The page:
First Time Red Team Experience

I was invited to be a part of a red team as part of a practice for a cyber defense event. I didn’t really know what to expect but I couldn’t miss the opportunity to learn, so I accepted. We had two days to learn our infrastructure and two days to actively engagement. In a team of four, this was the first time red teaming for two of us. A lot of learning occurred between the four of us and ultimately for the blue team. This was the scenario:

RED TEAM : Red Team (codename POPTART) had previously infiltrated the network via unknown accesses and obtained domain admin credentials.

BLUE TEAM: Blue Team was brought in as incident response to mitigate and identify accesses, determine POPTART tactics and simultaneously protect critical files (referred to as Horses) on a file server.

TEAM BREAKDOWN (names are not real)

  • 3 Kali VMs (Version 2016.2)
  • 2 Window 7 VMs, no tools
  • Router VM to NAT our “internet network” to internal IPs
  • Default domain credentials (every user/Admin had same password)
  • Ability to simulate user activity

Me: First timer. Proficient with popular tools on Kali, pentesting concepts. Basically assigned myself the role of being creative with maintaining access and exfiltration. Cino: Experienced with *Nix systems and routing. Anchor of POPTART and generally had the best ideas. Hib: Experienced with Metasploit. Loved spear-phishing. Assigned to making a lot of obvious noise with Meterpreter sessions. Ed: First timer. Familiar with Metasploit concepts but not proficient with penetration testing. Mostly played support for the three of us, since he was learning and subbed in during breaks.


  • No easy exploits, including ETERNALBLUE. (We could have knocked over almost every box).
  • External and internal webserver accesses were whitecarded, but we could only touch the internal webserver if we had some other point of presence.

DAY 1:

First day of the exercise was really interesting. We had domain admin creds ahead of time and had set up an access on their DMZ webserver. We had to white card the external webserver access since the guys who created the range couldn’t get the Apache service up and served their website with Python’s SimpleHTTPServer. Additionally, the webserver was an Ubuntu workstation, so there was no real remote administration. Additionally, the firewall in front of the webserver only allowed 22, 25, 80 and 443 in. We staged nearly everything from the DMZ webserver.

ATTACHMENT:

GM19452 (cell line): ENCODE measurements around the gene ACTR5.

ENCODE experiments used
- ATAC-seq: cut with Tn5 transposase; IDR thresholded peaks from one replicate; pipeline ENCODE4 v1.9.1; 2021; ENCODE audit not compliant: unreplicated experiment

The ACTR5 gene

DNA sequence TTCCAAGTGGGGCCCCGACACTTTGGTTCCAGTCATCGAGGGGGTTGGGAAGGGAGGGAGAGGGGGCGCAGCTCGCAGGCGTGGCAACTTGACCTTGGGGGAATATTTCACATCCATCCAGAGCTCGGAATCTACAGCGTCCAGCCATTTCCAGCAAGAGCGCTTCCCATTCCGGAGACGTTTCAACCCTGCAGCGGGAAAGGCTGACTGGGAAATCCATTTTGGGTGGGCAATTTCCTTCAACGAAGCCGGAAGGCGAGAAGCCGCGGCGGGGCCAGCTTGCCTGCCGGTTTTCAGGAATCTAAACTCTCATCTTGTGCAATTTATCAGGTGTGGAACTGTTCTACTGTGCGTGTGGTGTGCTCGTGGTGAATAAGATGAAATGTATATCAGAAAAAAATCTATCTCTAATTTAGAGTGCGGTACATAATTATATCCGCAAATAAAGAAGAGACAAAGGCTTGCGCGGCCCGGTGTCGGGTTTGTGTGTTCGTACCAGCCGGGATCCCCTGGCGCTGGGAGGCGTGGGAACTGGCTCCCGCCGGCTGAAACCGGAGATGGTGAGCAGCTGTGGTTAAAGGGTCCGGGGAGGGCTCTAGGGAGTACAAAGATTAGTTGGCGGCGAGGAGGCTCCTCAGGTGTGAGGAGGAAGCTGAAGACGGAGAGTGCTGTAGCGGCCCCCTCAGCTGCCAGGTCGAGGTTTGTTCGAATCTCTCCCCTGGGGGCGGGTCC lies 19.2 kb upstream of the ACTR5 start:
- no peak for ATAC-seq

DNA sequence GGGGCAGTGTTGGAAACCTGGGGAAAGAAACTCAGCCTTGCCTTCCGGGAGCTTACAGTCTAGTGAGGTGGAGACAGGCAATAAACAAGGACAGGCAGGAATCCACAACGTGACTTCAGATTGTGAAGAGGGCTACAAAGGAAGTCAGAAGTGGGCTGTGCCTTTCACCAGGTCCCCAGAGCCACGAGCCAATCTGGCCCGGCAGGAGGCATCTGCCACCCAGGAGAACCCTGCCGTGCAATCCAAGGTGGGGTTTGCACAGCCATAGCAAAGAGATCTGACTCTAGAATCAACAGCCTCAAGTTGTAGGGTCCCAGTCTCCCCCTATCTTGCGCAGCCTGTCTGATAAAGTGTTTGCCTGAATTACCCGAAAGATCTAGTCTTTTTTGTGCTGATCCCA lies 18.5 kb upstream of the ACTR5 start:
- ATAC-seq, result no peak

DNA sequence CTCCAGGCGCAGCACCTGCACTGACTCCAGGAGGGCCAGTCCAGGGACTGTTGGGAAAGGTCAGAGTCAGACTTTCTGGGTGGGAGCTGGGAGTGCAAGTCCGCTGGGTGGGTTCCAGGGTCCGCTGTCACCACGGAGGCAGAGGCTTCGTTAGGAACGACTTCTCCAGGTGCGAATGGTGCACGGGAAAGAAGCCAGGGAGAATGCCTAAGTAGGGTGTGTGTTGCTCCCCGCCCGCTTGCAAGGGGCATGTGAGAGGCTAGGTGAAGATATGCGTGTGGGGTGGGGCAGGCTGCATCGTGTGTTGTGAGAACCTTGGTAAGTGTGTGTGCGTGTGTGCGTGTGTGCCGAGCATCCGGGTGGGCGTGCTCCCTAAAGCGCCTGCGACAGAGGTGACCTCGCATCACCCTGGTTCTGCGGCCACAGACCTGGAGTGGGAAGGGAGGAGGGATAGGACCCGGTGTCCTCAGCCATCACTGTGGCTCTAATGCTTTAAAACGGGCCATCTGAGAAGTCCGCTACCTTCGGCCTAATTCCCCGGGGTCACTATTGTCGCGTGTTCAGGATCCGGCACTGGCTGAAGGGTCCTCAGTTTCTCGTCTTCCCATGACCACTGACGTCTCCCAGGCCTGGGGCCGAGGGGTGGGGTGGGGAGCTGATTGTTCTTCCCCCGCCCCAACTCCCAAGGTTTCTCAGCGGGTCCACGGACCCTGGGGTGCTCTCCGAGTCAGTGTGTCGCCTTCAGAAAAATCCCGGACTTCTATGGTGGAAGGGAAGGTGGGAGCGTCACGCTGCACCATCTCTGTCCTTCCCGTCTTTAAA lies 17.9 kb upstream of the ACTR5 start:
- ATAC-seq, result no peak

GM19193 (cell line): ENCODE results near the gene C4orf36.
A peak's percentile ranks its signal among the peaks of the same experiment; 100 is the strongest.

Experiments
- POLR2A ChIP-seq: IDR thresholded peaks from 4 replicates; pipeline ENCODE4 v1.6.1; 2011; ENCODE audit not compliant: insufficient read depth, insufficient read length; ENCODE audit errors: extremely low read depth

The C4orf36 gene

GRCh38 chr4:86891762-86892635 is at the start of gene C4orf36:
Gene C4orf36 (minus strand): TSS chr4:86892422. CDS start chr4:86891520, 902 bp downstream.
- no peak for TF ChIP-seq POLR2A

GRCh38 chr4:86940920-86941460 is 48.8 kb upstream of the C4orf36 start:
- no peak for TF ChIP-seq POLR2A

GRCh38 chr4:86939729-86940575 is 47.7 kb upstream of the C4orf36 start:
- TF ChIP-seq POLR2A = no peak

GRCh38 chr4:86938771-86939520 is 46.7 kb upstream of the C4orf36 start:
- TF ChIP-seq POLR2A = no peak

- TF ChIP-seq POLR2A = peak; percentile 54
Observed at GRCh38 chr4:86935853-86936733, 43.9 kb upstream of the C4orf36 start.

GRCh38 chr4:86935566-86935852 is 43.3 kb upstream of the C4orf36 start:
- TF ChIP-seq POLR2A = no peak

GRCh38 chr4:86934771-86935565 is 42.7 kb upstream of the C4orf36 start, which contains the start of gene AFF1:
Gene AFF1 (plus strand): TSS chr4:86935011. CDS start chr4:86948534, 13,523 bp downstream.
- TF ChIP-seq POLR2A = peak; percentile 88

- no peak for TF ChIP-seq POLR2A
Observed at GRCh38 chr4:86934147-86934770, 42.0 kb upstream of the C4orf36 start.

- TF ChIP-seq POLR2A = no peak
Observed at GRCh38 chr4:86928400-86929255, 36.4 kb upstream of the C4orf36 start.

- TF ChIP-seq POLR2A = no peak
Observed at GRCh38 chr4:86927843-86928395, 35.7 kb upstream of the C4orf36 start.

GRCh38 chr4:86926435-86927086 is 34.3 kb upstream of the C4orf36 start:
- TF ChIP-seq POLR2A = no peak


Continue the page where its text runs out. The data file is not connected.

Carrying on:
Within about 30 minutes, Cino was able to get on the Domain Controller using the creds we received. He downloaded the files and modified them with Pop Tart images. What was genius was the way he accomplished it. There were two misconfigured DNS servers in the DMZ (they weren’t joined to the domain or configured to actually do DNS things). From his Windows box, he pivoted through the DMZ webserver to the DNS box, and gained access to it using only WinRm commands. As a matter of fact, he only used creds and WinRm to pivot all the way to the DC.

That’s cool and all, but here’s the impressive part. After he set that up, he went back to the DMZ server and modified iptables so that A) He could use TTL matching to NAT and launch himself to any Windows box using WinRm and B) Dorked the iptables command so that it didn’t show any of his NAT rules. He was able to maintain this access the entire exercise.

Meanwhile, Hib was working on social engineering. He sent some emails to users, giving them a link to his own Python webserver where he served a “System Update” file. He clicked the link as one of the users and got a Meterpreter session. Blue team noticed pretty quickly but was pretty slow in counteracting it. Apparently, the Blue team was set up with a lot of monitoring tools but didn’t have a lot of prevention. Also, it was around this time that we realized that they were only monitoring Windows systems, and not the Ubuntu external and internal webservers. From the user workstation, Hib was able to access the mounted share, which we found out that every user had access to per a domain GPO, downloaded the files himself as well.

Blue team started to log Cino’s and Hib’s IPs as malicious, but took about two hours to actually block them. That was fine with Cino and Hib, since we were able to to change our public IPs on our router. Also, Hib had used Metasploit’s persistence module to set up callbacks to his second IP before he had even assigned it to himself. That realistically could have been seen as using a different callback server than exploitation server. Because of that, he was able to get another session back fairly quickly. Cino used the same technique to get access again.